Two Shutdowns Over Immigration Policies
José Arnulfo Cabrera
January 17, 2019
In our current government shutdown—this time over $5.7 billion dollars President Trump is demanding as a down payment to build a wall—I was thinking about last year’s much shorter shutdown (only 3 days) over a DACA fix and the many other numerous times politicians have used the security of undocumented people and families as a bargaining chip in political debates. This blog post is a reflection of my feeling and thoughts of the last year’s DACA fix during the appropriation process. This ISN’T what other DACA recipients or undocumented youth felt during this time.
My two younger sisters and I grew up in the rallies our mom would drag us to. My mom was an organizer and I hated it. My weekends and weeknights were always filled with meetings, rallies, protest, and vigils. But after being tricked to share my immigration story and then organize a rally at the age of 15, I fell in love with it. A few years later I got my first community organizing job while I was a student at Xavier University. I organized a group called YES, Youth Educating Society, a group for high school and college students who wanted to fight for immigrant rights, empower immigrant youth, and put pressure to elected officials to adopt pro-immigrant policies.
After the 2016 election, our membership grew and the following year we had 100 members across the greater Cincinnati area with 50 of them considered “active members.” On September 5, 2017, every DACA recipient and their loved ones’ nightmare happened. The Trump administration decided to end the DACA program. That night I went to bed with a 105 degree fever, exhausted from rapidly organizing a protest outside of Senator Portman’s Cincinnati office, and having to comfort my fellow YES members. I spent the rest of that night re-planning how to achieve my life goals as an undocumented citizen. I spent the rest of 2017 trying to pass all my classes so I could stay on track to graduate in May 2018, organizing rallies in support of the 2017 DREAM Act, coming to D.C. to lobby Ohio Senators and Representatives to support the DREAM Act, and participating in a sit-in at Senator Portman’s DC office. But the most challenging and stressful month was December when immigration advocates made their strongest push for a DREAM Act.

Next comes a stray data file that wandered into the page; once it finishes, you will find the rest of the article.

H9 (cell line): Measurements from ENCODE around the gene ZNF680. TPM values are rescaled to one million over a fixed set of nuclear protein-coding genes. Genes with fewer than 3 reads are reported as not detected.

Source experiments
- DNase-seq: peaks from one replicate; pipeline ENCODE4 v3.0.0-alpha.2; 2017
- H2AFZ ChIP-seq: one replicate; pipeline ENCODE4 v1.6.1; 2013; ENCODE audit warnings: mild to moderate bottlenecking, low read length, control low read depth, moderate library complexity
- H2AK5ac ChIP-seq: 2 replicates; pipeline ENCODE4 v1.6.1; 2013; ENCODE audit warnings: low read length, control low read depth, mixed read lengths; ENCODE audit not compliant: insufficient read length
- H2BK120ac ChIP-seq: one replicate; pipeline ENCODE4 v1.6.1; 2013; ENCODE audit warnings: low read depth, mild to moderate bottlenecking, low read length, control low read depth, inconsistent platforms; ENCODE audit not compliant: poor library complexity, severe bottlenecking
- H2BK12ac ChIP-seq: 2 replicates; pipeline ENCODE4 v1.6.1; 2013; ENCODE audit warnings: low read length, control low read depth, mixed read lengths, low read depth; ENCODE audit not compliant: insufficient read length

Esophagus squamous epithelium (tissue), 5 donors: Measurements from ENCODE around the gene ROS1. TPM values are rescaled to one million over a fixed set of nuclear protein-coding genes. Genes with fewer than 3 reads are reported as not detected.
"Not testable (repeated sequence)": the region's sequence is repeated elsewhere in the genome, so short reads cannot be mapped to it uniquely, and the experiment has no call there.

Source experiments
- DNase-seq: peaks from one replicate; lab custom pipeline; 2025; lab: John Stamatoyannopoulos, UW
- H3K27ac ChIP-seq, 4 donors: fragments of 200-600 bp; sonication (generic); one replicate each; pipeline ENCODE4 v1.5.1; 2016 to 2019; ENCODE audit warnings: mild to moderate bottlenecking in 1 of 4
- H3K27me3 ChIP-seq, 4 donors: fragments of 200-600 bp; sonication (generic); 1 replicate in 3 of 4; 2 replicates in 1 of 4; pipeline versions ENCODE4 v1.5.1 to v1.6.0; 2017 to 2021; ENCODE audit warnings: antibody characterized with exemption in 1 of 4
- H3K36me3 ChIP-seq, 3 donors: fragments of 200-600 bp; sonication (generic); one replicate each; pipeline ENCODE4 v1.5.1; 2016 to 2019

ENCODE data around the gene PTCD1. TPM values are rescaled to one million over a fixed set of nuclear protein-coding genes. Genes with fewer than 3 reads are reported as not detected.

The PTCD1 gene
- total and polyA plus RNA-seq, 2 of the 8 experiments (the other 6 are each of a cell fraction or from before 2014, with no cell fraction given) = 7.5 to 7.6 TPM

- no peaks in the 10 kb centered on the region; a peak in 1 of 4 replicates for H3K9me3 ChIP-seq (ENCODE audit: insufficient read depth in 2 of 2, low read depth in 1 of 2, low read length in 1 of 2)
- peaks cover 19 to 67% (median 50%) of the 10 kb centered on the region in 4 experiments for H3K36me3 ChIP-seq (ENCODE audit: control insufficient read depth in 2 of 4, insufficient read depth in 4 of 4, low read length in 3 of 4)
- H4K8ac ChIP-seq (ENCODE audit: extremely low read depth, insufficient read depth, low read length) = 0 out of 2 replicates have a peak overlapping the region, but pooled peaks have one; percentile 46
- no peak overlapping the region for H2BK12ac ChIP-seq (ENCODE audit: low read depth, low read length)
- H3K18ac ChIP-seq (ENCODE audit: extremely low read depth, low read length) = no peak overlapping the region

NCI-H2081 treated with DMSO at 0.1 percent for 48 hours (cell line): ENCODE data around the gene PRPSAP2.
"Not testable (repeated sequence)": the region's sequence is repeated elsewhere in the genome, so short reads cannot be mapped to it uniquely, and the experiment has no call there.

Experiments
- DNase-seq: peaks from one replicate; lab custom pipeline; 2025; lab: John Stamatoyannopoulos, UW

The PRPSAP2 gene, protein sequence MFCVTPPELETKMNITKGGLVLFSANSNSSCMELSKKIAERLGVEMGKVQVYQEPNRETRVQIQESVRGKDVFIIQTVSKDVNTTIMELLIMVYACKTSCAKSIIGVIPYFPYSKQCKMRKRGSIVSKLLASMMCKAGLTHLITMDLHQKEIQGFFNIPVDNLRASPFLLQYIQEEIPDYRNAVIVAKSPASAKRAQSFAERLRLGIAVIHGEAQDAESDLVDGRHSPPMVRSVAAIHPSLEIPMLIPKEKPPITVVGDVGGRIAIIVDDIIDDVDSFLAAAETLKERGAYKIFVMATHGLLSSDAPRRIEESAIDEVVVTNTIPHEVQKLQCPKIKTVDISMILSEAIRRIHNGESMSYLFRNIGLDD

The current government shutdown reminds me of the one that happened in January 2018, and how they both resulted from immigration-related issues: DACA last year and building a border wall this year. In December 2017, Congress had to pass multiple short-term continuing resolution bills that would fund the government for the following year. Democratic leadership saw that moment as an opportunity to secure a Republican commitment to hold a vote on legislation that would protect the 800,000 DACA recipients who felt the weight of deportation again after the Trump administration rescinded DACA. After several negotiation meetings between President Trump and Democratic leaders, a deal was made. Republicans would include a DACA fix to last few appropriations bills, and Democrats would agree to give President Trump the money to build the Wall. Activists made it clear to Leader Pelosi that they didn’t want that deal. We wanted a clean DREAM Act.